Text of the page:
Bolivia: Salt Of The Earth

The Bolivian Altiplano offers spectacular and vividly coloured vistas.

The surreal landscape (c) Sonia Sieff

Leaving San Pedro de Atacama, Chile, one looks up towards Licancabur, the ‘mountain of the people’, a 5,916m-high extinct volcano on the border with Bolivia. Its shape is the epitome of what a volcano should look like, suggesting great adventures and unspoilt landscapes ahead. Up 2,000m, the Chilean tar road transforms into a heavy dirt road; the air gets even thinner as we approach Hito Cajón border control at 4,480m. All around us, the desolate altiplano of South Lipez fills the horizon with bold colours: ochre, ferric red, purple and intense white.

White and intense altitudes, as it turns out, will be the common denominator of our road trip. In this mineral kingdom the size of Israel, white continuously plays a trompe l’oeil effect: everywhere seems to suggest snow when it is, in fact, salt. Salt covers the edges of crimson-red lagoons flocked with red flamingos. It concentrates around Laguna Verde, enhancing the luminous green-turquoise colour of the water, due to high concentrations of carbonates combined with dissolved heavy metals, including copper, arsenic and lead. Salt emerges from the rims of Sol de Mañana, one of the highest geothermal fields on the planet: boiling mud pots and steaming fumaroles, clouds of steam and a smell of sulphur, add a surreal feeling to this sky-high plateau.

The more we travel north, the more apparent the salt becomes, until we reach, in awe, the fringes of the Salar de Uyuni, the biggest salt flat on the planet (10,582 square kilometres). Left behind by prehistoric lakes evaporated long ago, a thick crust of salt extends to the horizon, covered by quilted, polygonal patterns of salt rising from the ground through evaporation. In the middle of these endless, blindingly white, surfaces a few islands protrude: stunning Incahuasi island brings life back into the picture with its cacti-covered rocks. Thousands grow under the harsh sunlight with their enigmatic, sometimes human-like silhouettes. A fragile ecosystem, the Salar has been under attack for several years now: holding the Earth’s largest sources of lithium (a crucial component of the lithium-ion batteries that power cordless tools, electric vehicles and portable electronics, including cell phones, laptops and cameras) it is heavily mined. In the dry season, the salt-crusted surface remains one of the world’s natural wonders: every day, as the sun rises and sets, the sparkling salt turns to ethereal yellow, pink and blue light on the edges of every hexagonal salt tile.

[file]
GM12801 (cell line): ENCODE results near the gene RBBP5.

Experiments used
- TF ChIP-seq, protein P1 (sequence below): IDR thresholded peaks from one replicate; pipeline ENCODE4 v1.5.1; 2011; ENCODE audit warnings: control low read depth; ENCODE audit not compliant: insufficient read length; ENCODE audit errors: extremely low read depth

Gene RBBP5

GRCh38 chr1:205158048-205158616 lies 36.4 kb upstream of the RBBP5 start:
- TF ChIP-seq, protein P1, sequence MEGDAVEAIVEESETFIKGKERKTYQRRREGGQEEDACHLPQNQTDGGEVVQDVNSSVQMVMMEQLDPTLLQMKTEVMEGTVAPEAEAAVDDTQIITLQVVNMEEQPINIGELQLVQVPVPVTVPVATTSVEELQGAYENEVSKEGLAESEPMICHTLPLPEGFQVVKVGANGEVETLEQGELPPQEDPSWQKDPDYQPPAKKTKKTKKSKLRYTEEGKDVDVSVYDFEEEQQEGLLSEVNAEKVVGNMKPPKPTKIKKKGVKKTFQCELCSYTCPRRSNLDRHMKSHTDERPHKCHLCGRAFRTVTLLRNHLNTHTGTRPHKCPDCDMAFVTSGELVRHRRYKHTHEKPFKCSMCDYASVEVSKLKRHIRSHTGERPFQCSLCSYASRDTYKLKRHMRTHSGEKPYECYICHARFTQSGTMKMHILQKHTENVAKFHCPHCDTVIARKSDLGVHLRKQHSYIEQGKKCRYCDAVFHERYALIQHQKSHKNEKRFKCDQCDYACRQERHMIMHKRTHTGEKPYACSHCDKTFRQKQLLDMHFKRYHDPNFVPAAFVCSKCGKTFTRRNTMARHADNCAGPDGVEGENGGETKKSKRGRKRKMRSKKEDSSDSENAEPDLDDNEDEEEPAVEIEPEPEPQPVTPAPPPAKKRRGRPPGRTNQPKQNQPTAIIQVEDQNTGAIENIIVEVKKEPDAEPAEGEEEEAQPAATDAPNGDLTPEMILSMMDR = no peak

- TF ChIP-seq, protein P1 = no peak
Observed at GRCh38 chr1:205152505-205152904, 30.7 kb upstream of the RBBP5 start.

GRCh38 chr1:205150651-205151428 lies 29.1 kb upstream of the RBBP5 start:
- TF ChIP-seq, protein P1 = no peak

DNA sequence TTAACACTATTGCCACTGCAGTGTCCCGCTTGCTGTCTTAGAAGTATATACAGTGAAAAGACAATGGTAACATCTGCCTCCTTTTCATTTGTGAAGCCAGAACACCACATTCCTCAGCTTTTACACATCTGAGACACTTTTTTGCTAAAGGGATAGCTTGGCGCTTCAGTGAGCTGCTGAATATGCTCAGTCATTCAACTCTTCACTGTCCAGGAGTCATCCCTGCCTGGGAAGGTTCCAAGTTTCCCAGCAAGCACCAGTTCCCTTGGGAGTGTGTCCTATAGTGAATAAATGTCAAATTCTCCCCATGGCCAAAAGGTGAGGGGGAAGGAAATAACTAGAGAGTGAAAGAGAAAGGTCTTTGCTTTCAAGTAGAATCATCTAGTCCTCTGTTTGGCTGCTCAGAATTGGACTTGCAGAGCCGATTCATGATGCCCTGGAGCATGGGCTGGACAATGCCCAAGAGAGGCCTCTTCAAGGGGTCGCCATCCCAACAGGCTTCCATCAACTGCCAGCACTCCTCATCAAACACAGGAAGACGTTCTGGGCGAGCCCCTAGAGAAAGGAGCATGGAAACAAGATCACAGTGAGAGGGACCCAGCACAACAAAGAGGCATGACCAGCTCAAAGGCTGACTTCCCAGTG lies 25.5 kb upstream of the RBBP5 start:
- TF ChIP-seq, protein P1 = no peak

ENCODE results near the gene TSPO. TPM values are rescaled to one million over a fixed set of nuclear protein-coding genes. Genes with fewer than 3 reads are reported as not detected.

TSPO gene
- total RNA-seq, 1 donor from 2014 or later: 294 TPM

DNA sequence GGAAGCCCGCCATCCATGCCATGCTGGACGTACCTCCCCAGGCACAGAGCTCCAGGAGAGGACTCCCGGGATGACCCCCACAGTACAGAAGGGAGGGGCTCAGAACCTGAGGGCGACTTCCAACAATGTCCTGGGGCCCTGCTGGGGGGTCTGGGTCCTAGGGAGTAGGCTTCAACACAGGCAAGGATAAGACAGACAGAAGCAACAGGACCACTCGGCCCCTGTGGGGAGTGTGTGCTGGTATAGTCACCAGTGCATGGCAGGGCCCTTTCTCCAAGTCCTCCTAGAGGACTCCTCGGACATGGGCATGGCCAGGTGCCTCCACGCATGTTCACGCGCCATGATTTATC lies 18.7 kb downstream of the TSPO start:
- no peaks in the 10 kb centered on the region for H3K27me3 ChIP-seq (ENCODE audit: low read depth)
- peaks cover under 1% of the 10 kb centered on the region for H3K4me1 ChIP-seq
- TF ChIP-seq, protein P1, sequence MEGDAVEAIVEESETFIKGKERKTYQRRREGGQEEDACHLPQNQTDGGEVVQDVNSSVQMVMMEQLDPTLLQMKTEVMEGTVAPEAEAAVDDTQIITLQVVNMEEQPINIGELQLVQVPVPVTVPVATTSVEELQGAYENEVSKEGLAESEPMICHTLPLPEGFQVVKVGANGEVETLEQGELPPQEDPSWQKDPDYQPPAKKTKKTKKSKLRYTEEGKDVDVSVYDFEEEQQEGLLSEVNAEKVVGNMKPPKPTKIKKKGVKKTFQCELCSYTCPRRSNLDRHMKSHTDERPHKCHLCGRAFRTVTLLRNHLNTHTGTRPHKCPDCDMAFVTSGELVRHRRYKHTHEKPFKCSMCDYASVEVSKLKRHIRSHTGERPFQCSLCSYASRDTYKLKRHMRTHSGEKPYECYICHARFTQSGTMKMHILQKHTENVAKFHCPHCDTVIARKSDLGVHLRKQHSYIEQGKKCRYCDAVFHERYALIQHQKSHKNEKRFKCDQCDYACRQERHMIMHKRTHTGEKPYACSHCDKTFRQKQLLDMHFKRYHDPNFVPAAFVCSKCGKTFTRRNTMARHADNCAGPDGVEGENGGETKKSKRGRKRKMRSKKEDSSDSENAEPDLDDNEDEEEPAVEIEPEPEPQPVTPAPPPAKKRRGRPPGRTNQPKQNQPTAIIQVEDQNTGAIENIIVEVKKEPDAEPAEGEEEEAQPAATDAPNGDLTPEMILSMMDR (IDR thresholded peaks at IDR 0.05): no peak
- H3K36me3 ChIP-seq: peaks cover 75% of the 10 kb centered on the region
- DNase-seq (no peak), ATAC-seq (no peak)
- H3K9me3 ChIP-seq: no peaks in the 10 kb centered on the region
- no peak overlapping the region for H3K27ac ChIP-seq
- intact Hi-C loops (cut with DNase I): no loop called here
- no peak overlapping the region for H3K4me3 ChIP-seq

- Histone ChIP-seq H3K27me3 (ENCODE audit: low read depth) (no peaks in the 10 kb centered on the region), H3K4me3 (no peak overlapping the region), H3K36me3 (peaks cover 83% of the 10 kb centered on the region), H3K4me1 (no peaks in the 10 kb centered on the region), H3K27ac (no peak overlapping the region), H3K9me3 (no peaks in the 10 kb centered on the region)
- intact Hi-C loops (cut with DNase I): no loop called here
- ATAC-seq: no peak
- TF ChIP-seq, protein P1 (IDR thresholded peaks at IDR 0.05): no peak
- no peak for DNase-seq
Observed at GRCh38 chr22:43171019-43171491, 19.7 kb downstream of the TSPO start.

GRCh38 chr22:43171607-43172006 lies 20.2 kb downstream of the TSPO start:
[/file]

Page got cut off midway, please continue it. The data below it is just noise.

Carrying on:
The dry orange desert (c) Sonia Sieff

When harassed with salt, we stare at the immense skies. Up there, clouds have a shape of their own: lenticular clouds hang immobile above rock formations, while others paint the intense blue sky with heavy white brushstrokes. The sceneries become more striking as they seem to be bearing messages.

Along the road, we discover another atmospheric anomaly: penitentes, named after their resemblance to a crowd on kneeling people doing penance. At first, we look at the strange-sculpted white figures that stand above the orange desert thinking they are salt blocs carved by erosion. The air is brisk around us, but the sun warm. To our surprise, we walk up to fields of poetical statues sculpted out of snow: aligned, the elongated thin blades of hardened ice point in the direction of the sun. Without melting.

On the Bolivian altiplano, geology and natural phenomenon really have a life of their own.

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This article originally appeared in Billionaire's Discovery Issue, September 2018. To subscribe contact This email address is being protected from spambots. You need JavaScript enabled to view it.


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